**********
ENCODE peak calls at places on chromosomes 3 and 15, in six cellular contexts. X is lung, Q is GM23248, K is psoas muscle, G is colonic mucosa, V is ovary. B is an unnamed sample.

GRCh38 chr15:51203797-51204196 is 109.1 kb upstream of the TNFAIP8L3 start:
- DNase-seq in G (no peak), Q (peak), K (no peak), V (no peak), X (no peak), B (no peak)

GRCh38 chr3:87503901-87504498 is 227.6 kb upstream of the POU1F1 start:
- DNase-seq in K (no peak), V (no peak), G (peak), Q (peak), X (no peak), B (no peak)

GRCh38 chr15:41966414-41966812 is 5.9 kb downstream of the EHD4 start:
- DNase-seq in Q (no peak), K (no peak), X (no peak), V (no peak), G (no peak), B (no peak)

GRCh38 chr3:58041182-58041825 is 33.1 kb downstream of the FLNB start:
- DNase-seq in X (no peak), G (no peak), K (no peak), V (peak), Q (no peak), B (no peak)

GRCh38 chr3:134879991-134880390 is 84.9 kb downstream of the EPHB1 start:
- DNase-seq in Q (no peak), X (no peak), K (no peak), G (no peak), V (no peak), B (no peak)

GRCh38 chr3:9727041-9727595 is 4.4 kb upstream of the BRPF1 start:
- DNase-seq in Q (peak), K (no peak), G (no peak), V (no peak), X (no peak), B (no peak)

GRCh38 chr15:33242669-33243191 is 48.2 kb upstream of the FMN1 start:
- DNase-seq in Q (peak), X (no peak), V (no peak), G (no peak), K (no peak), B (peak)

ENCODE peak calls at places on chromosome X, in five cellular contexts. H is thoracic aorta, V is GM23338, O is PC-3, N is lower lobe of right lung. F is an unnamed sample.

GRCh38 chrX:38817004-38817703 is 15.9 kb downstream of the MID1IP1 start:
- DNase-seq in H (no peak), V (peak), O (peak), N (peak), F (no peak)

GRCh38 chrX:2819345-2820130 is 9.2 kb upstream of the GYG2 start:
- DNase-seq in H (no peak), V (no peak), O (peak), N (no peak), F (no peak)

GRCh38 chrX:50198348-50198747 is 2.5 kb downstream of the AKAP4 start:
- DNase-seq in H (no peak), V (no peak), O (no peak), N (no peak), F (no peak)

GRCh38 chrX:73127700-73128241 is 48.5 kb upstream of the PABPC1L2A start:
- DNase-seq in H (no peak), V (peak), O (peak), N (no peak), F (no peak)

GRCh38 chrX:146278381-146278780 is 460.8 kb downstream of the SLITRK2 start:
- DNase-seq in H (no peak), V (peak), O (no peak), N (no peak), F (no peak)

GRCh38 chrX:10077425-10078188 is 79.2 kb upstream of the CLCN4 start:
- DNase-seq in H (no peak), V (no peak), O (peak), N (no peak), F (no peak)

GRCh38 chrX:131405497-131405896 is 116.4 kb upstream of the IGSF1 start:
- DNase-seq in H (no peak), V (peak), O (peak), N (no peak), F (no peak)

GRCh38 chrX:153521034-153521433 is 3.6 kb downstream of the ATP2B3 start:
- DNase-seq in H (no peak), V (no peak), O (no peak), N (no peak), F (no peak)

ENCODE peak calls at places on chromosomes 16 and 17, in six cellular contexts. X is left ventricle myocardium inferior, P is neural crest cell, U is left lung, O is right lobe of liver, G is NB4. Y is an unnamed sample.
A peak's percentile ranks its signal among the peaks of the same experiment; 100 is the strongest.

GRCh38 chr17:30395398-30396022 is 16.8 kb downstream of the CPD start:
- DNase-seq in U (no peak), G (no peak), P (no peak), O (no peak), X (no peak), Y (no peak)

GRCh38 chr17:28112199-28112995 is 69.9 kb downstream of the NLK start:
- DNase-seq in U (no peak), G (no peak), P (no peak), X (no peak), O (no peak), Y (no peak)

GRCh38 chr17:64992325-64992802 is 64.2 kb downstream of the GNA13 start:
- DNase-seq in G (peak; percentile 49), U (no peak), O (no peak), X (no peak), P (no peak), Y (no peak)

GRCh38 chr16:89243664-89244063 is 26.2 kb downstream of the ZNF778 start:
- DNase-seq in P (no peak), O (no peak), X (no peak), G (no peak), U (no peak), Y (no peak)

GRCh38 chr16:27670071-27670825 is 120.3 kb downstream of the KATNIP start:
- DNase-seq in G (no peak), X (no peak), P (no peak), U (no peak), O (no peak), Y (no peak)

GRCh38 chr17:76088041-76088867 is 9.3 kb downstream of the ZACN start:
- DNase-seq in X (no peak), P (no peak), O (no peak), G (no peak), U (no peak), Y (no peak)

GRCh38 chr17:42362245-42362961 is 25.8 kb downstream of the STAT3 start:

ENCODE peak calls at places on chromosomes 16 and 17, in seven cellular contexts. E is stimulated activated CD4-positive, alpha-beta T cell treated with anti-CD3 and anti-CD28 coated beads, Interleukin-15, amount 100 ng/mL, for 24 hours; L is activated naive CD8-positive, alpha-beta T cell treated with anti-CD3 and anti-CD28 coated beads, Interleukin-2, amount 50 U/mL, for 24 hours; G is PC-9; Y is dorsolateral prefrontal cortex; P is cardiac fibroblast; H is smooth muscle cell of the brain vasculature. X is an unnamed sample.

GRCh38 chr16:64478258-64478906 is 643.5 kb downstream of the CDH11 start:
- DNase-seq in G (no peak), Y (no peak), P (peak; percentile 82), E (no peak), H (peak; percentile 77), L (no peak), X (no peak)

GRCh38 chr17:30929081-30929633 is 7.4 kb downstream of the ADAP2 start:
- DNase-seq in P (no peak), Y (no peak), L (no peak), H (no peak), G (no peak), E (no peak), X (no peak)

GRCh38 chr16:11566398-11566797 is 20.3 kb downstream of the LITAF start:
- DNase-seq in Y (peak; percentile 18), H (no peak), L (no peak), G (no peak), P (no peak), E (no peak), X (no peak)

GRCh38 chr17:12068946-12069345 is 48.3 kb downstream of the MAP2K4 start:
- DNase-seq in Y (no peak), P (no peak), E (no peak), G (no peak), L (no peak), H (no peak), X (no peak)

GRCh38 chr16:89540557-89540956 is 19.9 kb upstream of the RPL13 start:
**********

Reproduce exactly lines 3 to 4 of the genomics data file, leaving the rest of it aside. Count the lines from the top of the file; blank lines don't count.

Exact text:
- DNase-seq in G (no peak), Q (peak), K (no peak), V (no peak), X (no peak), B (no peak)

GRCh38 chr3:87503901-87504498 is 227.6 kb upstream of the POU1F1 start: